Near Field Communication (NFC) is a set of short-range wireless technologies, typically requiring a distance of 4cm or less to initiate a connection. NFC allows you to share small payloads of data between an NFC tag and an Android-powered device, or between two Android-powered devices.
Tags can range in complexity. Simple tags offer just read and write semantics, sometimes with one-time-programmable areas to make the card read-only. More complex tags offer math operations, and have cryptographic hardware to authenticate access to a sector. The most sophisticated tags contain operating environments, allowing complex interactions with code executing on the tag. The data stored in the tag can also be written in a variety of formats, but many of the Android framework APIs are based around a NFC Forum standard called NDEF (NFC Data Exchange Format).
NFC Basics
This document describes how Android handles discovered NFC tags and how it notifies applications of data that is relevant to the application. It also goes over how to work with the NDEF data in your applications and gives an overview of the framework APIs that support the basic NFC feature set of Android.
Advanced NFC
This document goes over the APIs that enable use of the various tag technologies that Android supports. When you are not working with NDEF data, or when you are working with NDEF data that Android cannot fully understand, you have to manually read or write to the tag in raw bytes using your own protocol stack. In these cases, Android provides support to detect certain tag technologies and to open communication with the tag using your own protocol stack.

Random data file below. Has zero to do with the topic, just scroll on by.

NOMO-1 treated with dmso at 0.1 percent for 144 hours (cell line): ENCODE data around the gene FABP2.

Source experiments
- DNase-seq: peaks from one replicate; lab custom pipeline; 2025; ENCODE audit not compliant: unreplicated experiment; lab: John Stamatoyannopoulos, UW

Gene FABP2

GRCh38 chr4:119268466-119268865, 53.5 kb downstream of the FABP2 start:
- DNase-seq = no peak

Android Location and Maps

Location and maps-based applications are compelling for mobile device users. You can build these capabilities into your applications using the classes of the android.locationpackage and the Google Maps external library. The sections below provide details.

Location Services

Android gives your applications access to the location services supported by the device through the classes in theandroid.location package. The central component of the location framework is the LocationManager system service, which provides APIs to determine location and bearing of the underlying device (if available).
As with other system services, you do not instantiate a LocationManager directly. Rather, you request an instance from the system by calling getSystemService(Context.LOCATION_SERVICE). The method returns a handle to a newLocationManager instance.
Once your application has a LocationManager, your application is able to do three things:
  • Query for the list of all LocationProviders for the last known user location.
  • Register/unregister for periodic updates of the user's current location from a location provider (specified either by criteria or name).